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ECE 606: Solid State Devices - Professors Muhammad A. Alam and Mark Lundstrom

This course was developed by Professor Mark Lundstrom using Professor Muhammad Alam’s lectures. It focuses on basic semiconductor physics and the physics of three important devices: 1) the PN junction, 2) the bipolar junction transistor (BJT), and 3) the metal-oxide-semiconductor field-effect transistor (MOSFET).

Purdue University

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Purdue University

Offering: 01a
Section: Default

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About the Instructors

Mark Lundstrom's photo

Mark Lundstrom

Purdue University

Mark Lundstrom is the Don and Carol Scifres Distinguished Professor of Electrical and Computer Engineering at Purdue University. He was the founding director of the Network for Computational Nanotechnology and now serves as chairman of its Executive Committee. Lundstrom earned his bachelor’s and master’s degrees from the University of Minnesota in 1973 and 1974, respectively and joined the Purdue faculty upon completing his doctorate on the West Lafayette campus in 1980. Before attending Purdue, he worked at Hewlett-Packard Corporation on MOS process development and manufacturing. At Purdue, he has worked on solar cells, heterostructure devices, carrier transport physics, and the physics and simulation of nanoscale transistors. His current research interests focus on the physics and technology of energy conversion devices. Lundstrom is a fellow the Institute of Electrical and Electronic Engineers (IEEE), the American Physical Society (APS), and the American Association for the Advancement of Science (AAAS). He has received several awards for his contributions to research and education and is a member of the U.S. National Academy of Engineering.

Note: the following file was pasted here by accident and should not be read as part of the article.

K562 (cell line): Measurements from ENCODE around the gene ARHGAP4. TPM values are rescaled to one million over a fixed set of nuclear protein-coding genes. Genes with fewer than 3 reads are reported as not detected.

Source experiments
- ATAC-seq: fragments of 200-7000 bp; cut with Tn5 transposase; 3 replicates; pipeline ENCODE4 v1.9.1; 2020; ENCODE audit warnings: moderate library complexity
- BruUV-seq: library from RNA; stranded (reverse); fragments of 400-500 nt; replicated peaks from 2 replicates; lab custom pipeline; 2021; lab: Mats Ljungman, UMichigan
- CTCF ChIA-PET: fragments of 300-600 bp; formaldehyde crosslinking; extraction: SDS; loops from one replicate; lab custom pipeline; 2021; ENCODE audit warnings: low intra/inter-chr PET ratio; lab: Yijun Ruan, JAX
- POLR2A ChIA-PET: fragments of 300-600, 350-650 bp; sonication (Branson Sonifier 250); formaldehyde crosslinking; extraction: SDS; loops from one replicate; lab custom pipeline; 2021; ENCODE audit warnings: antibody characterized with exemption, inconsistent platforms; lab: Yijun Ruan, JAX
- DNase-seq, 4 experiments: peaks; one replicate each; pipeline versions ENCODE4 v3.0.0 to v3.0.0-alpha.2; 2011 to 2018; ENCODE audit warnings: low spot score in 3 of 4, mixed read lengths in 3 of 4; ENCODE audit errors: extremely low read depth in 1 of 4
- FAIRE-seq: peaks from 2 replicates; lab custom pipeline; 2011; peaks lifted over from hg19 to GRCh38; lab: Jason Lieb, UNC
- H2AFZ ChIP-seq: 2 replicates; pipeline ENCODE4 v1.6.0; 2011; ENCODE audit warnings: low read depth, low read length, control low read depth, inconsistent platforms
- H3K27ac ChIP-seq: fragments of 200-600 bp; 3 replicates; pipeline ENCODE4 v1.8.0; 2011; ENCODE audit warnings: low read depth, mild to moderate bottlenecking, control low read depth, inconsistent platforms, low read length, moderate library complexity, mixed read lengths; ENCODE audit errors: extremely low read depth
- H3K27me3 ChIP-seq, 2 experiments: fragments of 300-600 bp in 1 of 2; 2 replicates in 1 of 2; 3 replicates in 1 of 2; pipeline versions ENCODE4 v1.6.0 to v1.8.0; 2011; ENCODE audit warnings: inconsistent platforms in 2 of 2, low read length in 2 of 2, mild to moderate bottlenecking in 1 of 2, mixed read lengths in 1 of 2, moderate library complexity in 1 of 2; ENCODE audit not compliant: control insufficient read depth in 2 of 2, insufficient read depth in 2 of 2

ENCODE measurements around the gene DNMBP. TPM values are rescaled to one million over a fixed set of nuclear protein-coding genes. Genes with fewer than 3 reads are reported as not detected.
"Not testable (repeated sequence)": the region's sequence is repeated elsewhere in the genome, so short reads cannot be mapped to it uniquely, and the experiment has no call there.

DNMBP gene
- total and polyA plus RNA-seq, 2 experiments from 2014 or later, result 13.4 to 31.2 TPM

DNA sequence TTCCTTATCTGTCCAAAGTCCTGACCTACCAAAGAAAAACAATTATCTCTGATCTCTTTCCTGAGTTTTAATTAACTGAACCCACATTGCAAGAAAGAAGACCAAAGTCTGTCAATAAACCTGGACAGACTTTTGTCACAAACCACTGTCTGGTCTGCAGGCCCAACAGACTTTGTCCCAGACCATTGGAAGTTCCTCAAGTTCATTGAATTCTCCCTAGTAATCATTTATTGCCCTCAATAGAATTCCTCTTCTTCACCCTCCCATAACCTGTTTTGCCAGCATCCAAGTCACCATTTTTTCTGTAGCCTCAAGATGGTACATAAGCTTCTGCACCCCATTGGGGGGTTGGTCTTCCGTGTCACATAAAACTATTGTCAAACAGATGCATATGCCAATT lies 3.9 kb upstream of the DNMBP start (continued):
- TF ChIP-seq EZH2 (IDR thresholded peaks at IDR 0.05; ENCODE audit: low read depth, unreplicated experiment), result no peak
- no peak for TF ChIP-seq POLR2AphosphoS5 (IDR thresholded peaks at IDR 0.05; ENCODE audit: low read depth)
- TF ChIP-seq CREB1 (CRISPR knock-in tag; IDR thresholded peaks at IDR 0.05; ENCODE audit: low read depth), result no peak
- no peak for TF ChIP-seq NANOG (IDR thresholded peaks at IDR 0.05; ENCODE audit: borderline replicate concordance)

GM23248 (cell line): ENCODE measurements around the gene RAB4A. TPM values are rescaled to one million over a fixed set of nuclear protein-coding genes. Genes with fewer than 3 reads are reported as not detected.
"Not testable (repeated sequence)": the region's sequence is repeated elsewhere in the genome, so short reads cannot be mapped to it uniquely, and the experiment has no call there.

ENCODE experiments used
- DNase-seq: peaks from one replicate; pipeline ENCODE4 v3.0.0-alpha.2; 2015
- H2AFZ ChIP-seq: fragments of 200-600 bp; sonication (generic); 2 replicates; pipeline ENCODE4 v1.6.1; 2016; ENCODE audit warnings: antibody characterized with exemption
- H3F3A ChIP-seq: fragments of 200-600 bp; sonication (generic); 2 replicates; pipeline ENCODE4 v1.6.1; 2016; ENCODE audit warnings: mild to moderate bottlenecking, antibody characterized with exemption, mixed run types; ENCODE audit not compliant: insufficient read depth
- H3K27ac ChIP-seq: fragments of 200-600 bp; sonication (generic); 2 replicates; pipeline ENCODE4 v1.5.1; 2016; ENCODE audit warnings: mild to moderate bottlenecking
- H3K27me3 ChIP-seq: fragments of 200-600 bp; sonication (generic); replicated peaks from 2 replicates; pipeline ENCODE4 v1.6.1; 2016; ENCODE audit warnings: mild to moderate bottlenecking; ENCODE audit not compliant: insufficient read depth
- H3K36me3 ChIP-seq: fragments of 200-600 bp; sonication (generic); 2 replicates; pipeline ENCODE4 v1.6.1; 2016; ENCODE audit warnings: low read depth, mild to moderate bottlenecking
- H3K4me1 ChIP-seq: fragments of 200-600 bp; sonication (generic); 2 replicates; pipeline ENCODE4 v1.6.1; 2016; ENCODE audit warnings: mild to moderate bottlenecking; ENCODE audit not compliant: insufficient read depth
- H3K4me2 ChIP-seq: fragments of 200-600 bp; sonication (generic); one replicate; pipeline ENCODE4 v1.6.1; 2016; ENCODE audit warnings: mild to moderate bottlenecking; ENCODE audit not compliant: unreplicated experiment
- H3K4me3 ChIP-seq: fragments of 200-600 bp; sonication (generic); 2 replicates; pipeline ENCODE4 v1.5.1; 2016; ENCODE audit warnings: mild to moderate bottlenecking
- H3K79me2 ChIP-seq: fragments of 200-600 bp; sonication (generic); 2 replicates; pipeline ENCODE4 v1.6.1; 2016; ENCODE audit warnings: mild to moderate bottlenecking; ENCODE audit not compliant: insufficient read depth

Muhammad Ashraful Alam's photo

Muhammad Ashraful Alam

Lucent Technologies

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Offering Enrolled Enrollment
01a -- Accepting, a resource for nanoscience and nanotechnology, is supported by the National Science Foundation and other funding agencies. Any opinions, findings, and conclusions or recommendations expressed in this material are those of the author(s) and do not necessarily reflect the views of the National Science Foundation.